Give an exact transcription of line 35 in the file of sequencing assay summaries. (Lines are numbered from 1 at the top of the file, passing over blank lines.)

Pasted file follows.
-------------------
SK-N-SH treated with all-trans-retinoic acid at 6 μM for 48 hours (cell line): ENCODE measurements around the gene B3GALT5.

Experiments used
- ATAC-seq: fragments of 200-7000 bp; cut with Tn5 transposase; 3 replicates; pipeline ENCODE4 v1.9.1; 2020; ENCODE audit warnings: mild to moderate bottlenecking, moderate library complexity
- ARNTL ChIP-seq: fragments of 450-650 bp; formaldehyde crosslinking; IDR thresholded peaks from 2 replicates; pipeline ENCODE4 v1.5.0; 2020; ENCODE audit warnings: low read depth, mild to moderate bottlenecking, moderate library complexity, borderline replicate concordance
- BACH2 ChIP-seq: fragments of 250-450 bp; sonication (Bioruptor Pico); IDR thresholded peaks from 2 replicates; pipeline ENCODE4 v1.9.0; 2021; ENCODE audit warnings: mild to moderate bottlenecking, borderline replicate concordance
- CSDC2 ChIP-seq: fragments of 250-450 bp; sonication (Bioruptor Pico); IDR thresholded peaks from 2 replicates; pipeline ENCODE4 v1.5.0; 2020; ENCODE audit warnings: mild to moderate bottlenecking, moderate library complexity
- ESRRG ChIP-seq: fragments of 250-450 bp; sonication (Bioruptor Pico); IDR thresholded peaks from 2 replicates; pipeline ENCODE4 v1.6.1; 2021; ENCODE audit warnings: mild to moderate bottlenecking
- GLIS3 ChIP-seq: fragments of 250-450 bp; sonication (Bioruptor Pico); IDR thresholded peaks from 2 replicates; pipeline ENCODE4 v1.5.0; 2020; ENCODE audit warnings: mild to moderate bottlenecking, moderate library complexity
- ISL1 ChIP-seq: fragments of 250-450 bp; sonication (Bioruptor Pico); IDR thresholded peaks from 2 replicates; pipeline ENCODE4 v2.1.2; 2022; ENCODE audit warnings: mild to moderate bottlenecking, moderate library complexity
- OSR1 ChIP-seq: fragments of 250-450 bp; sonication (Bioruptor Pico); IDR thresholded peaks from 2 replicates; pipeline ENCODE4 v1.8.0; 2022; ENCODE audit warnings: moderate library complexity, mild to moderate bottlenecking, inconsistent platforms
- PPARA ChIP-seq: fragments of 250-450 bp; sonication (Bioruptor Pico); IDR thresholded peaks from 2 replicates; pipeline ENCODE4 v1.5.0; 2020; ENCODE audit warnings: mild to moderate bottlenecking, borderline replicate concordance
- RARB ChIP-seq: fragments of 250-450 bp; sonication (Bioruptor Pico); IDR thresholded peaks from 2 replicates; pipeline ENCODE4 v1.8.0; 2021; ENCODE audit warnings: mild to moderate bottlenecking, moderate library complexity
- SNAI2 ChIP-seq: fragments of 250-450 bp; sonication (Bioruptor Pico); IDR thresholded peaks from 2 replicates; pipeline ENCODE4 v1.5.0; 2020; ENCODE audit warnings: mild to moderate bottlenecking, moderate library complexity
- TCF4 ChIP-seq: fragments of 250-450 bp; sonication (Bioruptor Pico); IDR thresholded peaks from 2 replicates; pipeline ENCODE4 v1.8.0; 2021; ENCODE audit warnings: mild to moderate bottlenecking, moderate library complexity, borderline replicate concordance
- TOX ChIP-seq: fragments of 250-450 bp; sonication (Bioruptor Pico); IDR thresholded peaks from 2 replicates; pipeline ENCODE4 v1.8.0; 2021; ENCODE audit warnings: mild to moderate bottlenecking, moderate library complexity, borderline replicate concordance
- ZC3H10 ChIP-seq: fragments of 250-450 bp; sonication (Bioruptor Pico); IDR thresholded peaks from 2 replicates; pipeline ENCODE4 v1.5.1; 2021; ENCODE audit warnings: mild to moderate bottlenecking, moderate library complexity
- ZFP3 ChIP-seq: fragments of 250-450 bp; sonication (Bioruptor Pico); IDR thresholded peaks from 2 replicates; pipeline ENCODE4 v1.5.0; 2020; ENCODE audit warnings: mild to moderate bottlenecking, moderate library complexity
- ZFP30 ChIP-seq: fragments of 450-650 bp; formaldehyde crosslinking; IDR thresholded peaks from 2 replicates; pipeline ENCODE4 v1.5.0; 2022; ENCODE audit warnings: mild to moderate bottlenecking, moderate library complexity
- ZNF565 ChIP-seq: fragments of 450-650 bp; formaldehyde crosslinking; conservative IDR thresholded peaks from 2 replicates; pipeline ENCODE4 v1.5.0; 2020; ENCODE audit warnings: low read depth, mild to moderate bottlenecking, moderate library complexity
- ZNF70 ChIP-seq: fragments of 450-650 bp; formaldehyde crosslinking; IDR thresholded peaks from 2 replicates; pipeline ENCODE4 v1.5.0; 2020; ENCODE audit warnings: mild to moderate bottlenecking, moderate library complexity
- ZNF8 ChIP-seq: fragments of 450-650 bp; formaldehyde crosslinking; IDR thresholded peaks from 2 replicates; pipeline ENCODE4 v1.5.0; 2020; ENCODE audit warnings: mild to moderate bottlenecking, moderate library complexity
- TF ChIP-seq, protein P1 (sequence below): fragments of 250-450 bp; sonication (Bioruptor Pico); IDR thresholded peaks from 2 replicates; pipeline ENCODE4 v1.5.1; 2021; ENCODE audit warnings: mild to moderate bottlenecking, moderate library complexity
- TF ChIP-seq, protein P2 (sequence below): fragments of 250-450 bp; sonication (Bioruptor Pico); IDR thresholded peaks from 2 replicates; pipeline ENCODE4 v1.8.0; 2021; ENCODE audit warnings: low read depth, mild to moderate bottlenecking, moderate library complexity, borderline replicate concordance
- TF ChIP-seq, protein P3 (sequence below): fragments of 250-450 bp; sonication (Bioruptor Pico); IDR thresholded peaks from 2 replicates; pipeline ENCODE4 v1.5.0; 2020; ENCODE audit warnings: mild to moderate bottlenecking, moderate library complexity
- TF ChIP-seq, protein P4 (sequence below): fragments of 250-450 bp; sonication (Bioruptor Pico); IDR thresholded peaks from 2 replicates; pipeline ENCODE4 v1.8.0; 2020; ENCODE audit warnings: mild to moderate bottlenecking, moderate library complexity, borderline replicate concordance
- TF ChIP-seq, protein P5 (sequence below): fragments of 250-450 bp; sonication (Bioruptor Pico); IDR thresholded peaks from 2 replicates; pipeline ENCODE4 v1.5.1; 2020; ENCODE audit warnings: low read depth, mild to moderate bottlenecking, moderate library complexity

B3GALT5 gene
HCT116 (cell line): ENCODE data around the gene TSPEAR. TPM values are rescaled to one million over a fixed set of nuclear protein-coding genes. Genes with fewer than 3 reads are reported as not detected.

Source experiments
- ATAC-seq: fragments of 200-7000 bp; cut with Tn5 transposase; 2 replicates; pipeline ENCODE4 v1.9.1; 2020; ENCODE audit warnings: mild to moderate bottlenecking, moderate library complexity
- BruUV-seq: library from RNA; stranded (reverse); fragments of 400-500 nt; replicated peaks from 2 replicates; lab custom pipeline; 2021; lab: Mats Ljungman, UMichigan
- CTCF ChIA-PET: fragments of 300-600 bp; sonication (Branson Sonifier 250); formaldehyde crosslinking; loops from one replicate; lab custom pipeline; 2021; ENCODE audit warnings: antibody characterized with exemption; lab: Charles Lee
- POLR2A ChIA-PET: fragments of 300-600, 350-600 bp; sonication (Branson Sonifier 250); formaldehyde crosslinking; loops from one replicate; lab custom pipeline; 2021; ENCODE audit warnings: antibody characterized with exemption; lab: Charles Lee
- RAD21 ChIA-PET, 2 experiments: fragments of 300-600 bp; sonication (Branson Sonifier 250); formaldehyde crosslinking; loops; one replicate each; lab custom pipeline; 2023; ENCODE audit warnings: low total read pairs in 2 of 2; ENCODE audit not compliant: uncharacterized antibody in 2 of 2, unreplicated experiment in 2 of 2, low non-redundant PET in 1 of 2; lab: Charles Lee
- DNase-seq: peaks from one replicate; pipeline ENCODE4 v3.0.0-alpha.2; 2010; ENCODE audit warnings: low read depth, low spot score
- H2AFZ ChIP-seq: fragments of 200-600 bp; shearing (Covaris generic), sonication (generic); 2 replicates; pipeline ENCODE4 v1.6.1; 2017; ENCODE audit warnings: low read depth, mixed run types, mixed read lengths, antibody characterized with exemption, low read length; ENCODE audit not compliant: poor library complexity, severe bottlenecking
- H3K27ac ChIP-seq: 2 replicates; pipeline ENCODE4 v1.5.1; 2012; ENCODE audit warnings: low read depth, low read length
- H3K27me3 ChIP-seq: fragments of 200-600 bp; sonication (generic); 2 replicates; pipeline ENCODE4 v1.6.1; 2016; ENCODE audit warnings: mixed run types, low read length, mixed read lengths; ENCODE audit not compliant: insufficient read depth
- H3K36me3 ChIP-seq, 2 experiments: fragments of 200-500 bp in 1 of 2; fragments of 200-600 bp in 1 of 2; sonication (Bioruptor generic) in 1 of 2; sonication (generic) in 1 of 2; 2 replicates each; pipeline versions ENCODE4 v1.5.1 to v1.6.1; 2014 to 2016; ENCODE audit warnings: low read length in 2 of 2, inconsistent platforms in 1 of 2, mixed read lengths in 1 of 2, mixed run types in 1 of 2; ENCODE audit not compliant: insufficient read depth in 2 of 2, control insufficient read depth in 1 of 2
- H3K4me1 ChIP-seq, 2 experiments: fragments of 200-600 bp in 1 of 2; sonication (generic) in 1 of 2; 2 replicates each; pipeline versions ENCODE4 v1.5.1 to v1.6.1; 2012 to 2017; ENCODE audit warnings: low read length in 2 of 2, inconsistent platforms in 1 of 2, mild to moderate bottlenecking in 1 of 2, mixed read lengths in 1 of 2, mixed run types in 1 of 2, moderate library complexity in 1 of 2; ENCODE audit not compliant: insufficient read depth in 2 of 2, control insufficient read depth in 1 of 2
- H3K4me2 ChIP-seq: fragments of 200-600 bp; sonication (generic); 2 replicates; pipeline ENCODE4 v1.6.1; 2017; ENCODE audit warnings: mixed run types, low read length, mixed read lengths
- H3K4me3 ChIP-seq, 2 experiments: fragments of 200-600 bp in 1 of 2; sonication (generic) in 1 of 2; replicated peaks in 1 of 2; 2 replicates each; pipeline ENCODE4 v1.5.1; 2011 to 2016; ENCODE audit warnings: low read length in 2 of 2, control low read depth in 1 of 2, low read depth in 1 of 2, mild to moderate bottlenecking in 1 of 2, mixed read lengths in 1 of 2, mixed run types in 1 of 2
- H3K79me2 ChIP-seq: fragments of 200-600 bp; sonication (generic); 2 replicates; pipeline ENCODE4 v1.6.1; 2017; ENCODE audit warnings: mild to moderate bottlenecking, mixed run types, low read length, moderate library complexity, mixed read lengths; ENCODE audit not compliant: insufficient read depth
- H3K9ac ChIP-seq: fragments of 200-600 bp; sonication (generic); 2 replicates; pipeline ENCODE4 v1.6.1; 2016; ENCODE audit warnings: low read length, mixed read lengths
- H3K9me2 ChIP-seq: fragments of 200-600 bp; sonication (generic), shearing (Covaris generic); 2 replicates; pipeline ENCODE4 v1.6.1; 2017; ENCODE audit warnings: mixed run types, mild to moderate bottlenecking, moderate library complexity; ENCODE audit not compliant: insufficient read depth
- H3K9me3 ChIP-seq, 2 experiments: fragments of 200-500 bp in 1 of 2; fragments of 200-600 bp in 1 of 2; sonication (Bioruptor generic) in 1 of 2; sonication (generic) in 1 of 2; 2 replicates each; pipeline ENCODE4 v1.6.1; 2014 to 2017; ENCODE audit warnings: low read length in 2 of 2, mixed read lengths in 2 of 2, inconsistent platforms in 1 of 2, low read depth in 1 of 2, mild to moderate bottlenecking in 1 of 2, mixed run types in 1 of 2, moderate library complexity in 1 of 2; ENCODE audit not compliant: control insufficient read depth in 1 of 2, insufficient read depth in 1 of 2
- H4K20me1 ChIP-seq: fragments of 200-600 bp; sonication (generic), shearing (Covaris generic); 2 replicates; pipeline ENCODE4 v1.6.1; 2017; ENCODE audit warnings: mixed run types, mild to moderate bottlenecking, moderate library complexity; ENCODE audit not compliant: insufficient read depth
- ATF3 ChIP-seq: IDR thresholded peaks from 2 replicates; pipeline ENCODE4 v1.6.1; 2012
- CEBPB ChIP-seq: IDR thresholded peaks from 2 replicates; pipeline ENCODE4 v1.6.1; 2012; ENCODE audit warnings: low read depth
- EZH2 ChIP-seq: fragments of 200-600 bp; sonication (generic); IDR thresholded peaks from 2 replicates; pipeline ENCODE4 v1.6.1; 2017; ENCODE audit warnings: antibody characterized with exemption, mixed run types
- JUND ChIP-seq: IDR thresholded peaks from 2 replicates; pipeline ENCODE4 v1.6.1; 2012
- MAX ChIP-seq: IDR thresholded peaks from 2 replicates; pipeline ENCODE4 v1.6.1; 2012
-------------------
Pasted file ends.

- DNase-seq: peaks from one replicate; pipeline ENCODE4 v3.0.0-alpha.2; 2010; ENCODE audit warnings: low read depth, low spot score